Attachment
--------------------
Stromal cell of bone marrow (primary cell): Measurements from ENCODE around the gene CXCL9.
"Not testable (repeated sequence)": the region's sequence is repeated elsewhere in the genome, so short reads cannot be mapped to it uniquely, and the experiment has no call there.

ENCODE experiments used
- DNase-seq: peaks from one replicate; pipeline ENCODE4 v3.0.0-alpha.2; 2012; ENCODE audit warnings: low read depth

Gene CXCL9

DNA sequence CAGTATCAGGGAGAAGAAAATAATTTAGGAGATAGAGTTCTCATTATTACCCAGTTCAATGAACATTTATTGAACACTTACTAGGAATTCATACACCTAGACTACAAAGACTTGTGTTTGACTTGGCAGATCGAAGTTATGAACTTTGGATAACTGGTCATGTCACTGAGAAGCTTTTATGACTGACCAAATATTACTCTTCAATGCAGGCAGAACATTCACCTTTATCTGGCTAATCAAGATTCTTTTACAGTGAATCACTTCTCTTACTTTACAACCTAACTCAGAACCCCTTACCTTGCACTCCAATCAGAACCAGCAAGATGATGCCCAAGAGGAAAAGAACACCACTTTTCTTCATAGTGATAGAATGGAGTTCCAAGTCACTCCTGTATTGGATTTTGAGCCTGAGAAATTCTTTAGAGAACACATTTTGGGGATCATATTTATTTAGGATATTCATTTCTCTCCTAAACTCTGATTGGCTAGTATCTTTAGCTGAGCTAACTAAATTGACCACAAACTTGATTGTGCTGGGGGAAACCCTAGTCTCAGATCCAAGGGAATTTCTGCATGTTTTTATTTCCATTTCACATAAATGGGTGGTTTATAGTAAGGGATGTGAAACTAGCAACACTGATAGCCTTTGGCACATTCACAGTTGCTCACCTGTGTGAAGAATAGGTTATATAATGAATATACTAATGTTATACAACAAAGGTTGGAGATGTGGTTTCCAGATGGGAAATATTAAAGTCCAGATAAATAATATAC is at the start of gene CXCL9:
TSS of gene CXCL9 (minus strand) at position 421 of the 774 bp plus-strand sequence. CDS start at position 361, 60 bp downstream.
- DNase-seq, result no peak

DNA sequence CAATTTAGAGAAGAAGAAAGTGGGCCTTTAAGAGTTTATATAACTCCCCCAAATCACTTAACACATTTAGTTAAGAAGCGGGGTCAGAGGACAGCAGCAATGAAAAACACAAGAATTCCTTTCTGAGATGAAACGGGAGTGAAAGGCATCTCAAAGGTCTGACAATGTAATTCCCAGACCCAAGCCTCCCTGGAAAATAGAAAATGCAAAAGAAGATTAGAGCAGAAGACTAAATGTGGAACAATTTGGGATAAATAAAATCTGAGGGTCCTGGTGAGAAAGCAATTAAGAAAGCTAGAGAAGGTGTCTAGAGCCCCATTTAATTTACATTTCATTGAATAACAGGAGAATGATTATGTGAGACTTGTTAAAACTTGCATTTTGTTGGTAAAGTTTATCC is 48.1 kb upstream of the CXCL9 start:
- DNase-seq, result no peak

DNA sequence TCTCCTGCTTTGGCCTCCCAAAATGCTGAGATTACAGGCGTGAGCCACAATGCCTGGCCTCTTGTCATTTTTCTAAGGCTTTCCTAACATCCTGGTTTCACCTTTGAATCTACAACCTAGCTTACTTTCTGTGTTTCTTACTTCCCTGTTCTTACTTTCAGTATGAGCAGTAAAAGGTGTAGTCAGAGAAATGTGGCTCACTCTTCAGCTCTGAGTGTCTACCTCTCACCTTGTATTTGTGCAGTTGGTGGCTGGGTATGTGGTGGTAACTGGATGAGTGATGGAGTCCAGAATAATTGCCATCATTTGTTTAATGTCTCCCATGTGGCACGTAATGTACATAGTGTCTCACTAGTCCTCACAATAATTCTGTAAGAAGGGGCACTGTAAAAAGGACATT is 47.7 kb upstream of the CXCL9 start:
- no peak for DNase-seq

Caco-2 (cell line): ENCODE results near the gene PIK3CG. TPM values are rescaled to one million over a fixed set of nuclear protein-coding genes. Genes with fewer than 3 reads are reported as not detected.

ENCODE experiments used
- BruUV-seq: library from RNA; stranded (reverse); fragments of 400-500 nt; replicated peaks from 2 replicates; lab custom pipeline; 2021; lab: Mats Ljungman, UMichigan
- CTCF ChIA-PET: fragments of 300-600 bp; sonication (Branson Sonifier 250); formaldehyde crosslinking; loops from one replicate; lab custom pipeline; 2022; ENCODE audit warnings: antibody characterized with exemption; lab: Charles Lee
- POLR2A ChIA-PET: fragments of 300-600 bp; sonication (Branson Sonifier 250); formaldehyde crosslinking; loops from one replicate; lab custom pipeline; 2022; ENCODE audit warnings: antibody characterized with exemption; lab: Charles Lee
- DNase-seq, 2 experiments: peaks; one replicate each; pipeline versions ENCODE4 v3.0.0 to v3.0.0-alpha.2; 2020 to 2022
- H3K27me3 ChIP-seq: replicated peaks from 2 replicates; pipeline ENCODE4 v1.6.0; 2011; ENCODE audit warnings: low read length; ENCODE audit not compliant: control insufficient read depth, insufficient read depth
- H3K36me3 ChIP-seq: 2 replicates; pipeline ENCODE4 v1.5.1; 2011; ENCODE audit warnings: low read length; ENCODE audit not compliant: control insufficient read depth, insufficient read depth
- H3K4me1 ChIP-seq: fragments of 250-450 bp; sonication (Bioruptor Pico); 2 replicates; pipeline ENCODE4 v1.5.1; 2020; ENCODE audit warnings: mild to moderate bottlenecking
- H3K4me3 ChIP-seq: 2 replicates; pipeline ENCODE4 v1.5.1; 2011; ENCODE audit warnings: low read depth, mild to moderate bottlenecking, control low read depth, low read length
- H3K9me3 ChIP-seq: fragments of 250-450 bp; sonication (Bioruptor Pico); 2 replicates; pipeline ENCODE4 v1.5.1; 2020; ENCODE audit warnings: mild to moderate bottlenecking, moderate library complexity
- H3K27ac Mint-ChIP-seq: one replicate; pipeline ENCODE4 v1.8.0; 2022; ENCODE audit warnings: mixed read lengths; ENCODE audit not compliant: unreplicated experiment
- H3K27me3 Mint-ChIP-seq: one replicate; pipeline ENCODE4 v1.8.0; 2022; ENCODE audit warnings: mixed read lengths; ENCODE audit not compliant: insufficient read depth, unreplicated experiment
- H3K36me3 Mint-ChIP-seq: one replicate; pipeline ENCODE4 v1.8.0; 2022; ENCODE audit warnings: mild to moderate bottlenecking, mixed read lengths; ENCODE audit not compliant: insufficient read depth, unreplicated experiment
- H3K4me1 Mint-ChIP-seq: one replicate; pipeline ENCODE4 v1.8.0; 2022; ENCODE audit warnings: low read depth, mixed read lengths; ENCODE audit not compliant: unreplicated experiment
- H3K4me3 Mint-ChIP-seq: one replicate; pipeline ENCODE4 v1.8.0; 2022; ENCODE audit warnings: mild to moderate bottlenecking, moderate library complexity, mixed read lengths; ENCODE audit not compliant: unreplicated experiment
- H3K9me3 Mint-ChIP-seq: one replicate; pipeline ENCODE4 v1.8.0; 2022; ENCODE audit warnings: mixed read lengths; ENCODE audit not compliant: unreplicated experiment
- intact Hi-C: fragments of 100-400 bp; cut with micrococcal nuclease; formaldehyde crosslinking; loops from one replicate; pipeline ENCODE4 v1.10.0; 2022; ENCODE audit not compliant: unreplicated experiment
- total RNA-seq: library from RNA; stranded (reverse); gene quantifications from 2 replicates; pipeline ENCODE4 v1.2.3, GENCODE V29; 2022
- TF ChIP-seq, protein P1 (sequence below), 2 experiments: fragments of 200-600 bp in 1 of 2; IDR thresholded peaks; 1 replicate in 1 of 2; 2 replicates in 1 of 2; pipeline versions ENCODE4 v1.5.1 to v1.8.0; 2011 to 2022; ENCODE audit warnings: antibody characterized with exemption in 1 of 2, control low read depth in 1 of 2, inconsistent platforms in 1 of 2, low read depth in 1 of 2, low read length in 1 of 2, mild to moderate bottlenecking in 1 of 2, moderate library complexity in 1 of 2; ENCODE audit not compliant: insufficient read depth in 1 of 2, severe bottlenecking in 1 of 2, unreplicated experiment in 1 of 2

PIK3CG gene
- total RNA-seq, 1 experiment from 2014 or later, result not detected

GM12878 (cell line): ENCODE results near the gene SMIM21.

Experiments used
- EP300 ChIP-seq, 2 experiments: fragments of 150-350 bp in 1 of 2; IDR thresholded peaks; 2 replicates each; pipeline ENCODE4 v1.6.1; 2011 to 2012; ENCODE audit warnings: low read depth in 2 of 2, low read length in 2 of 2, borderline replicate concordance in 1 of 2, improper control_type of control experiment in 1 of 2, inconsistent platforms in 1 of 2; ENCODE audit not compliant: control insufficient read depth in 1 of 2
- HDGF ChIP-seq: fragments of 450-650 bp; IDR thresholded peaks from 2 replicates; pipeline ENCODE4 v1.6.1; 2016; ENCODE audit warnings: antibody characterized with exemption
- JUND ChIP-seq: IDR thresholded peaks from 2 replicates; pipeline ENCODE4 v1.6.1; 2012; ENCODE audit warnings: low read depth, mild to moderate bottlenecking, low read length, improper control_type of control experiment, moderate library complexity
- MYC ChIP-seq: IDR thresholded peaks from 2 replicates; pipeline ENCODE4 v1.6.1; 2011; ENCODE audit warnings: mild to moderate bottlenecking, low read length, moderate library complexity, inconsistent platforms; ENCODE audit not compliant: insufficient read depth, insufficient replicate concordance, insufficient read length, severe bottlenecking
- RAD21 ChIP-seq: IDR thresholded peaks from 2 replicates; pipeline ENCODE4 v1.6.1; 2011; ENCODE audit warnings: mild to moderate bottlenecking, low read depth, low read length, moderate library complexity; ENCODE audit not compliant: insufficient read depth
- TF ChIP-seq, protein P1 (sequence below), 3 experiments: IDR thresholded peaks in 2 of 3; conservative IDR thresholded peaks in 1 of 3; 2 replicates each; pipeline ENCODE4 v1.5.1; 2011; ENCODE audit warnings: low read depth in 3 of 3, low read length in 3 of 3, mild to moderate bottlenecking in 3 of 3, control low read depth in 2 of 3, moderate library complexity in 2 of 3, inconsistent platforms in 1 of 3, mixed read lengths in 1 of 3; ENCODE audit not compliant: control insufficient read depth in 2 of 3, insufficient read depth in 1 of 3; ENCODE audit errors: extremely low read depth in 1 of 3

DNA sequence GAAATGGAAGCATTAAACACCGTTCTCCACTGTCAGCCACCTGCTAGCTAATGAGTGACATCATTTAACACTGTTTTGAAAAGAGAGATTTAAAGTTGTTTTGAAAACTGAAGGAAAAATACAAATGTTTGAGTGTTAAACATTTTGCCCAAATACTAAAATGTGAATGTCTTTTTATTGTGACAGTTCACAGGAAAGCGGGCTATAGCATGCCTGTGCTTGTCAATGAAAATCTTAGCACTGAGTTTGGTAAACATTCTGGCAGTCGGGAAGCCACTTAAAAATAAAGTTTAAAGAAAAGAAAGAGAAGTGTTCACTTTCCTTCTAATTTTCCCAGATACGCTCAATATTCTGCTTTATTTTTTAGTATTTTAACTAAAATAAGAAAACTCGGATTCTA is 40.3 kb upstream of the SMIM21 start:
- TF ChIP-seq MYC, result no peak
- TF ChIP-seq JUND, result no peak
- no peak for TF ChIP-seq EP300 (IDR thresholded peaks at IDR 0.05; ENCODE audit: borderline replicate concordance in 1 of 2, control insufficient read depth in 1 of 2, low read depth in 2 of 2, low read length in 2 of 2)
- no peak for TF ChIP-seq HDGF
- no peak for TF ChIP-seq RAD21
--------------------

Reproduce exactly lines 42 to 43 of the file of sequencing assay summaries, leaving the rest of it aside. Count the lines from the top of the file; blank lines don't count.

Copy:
- TF ChIP-seq, protein P1 (sequence below), 3 experiments: IDR thresholded peaks in 2 of 3; conservative IDR thresholded peaks in 1 of 3; 2 replicates each; pipeline ENCODE4 v1.5.1; 2011; ENCODE audit warnings: low read depth in 3 of 3, low read length in 3 of 3, mild to moderate bottlenecking in 3 of 3, control low read depth in 2 of 3, moderate library complexity in 2 of 3, inconsistent platforms in 1 of 3, mixed read lengths in 1 of 3; ENCODE audit not compliant: control insufficient read depth in 2 of 3, insufficient read depth in 1 of 3; ENCODE audit errors: extremely low read depth in 1 of 3

DNA sequence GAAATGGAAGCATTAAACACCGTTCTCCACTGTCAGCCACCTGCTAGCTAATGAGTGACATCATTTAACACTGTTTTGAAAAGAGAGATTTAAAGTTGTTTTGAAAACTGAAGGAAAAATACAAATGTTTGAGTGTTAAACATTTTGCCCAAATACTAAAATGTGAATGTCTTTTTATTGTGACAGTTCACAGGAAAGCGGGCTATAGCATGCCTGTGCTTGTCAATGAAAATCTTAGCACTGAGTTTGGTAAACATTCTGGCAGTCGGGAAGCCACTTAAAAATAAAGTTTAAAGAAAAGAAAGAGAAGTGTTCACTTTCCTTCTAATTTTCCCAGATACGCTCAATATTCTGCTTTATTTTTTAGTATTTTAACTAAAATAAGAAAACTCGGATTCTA is 40.3 kb upstream of the SMIM21 start: